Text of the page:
The president and owner of Quality Blow Molding Inc. disagrees with how an industrial accident at his Elyria, Ohio, plant has been portrayed, and said he will defend his company against the Occupational Safety and Health Administration.
Ron Matcham said in an Aug. 19 phone interview that the new employee injured on the first day of the job was told how to operate the blow molding machine.
“He was shown what to do,” Matcham said.
According to OSHA, a 21-year-old worker suffered amputations to four fingers on his right hand as a result of a March 2 incident. OSHA said the company did not properly train the employee on safety and it did not report the accident.
OSHA fined the company $171,270.
According to Matcham, the accident happened when the worker tried to free up a jam during the molding cycle, and his gloved hand was covered with the molten plastic.
One of the workers' fingers was amputated three days later by health care workers who deemed that amputation was the best way to treat the injured fingers. A week after the first amputation, three other fingers were amputated.
Matcham stressed the amputations were not caused by any chopping action from machine parts at the plant site in Elyria. The worker also suffered severe burns to other areas of his hand.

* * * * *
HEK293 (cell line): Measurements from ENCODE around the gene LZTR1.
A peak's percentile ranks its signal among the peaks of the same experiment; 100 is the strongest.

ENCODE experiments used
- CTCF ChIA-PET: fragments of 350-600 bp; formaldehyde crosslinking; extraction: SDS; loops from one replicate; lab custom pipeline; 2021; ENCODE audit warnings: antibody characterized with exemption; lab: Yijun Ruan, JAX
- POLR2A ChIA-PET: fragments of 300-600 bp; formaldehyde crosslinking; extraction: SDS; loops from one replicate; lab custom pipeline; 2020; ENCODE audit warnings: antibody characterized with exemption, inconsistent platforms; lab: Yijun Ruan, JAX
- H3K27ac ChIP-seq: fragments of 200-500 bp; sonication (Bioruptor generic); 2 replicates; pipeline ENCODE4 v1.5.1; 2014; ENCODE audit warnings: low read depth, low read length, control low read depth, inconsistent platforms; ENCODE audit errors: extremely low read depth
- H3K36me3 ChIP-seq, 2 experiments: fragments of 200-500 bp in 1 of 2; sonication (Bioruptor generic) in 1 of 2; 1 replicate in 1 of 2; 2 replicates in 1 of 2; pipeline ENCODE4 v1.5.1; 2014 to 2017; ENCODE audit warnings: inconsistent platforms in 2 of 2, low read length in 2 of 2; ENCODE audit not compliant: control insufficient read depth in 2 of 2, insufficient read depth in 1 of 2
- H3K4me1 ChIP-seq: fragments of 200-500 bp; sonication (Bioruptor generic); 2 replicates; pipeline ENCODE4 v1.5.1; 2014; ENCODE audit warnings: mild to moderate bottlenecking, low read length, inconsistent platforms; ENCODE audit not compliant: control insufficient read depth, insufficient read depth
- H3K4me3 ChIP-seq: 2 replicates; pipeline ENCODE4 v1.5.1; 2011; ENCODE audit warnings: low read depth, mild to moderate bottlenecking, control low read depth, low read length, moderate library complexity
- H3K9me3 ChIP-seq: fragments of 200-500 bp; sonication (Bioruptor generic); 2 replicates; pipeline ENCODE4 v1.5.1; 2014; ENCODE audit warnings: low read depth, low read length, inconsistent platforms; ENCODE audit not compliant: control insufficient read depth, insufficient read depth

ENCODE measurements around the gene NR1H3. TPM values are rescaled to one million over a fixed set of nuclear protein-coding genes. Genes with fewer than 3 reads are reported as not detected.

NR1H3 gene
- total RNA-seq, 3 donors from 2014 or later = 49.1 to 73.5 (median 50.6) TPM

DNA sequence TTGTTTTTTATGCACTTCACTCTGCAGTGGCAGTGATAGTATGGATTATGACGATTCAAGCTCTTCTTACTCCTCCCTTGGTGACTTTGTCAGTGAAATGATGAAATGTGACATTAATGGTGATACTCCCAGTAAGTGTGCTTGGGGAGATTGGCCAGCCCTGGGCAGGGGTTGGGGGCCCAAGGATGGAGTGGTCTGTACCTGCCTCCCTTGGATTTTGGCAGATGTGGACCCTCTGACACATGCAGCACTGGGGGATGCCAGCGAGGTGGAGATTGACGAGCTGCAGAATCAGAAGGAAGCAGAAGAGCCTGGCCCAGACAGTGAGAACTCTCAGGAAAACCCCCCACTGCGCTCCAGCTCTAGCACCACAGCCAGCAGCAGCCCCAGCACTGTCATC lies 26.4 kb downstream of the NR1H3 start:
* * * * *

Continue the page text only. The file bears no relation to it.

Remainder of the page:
An OSHA spokesman said the fine was stiffer than normal because OSHA cited the company for similar violations in 2014 and 2010 at the same facility.
In the most recent incident, Quality Blow Molding was cited for two willful, two repeated and one other-than-serious violations. The company also was placed in OSHA's severe violator enforcement program, in which OSHA concentrates resources on inspecting employers “who have demonstrated indifference to their OSH Act obligations.”
The business molds bottles, golf tees and other plastic items.
Matcham said there had been problems with the machine guard on the machine where the accident occurred, and that during an earlier visit an OSHA representative recommended the machine operator use a stick to replace the machine guard when the guard was removed for maintenance.
Matcham said he disagreed with the proposed solution and offered a less hazardous remedy.
“We understand no injury is good, but we are a clean and safe workplace,” Matcham said. The company has been blow molding for more than 20 years and only had this one accident of this nature in that time, he added.
Matcham said his company has had issues with OSHA in the past but Quality Blow Molding does care about its workers.
“I had a vacation scheduled but I canceled it because I care,” Matcham said.
OSHA found the company failed to implement procedures to prevent machines from starting up during service and maintenance, and it did not train workers on safety procedures or install machine guards on horizontal lathes. These types of violations are among the most frequently cited by OSHA.
“A preventable and unforgivable injury has changed this young man's life,” said Kimberly Nelson, OSHA's director for the Toledo area, in an Aug. 13 news release. “For the second time in two years, Quality Blow Molding intentionally and willfully disregarded OSHA standards and requirements for machine safety.”
Quality Blow Molding has 15 business days to respond to the citations, which it received on Aug. 12.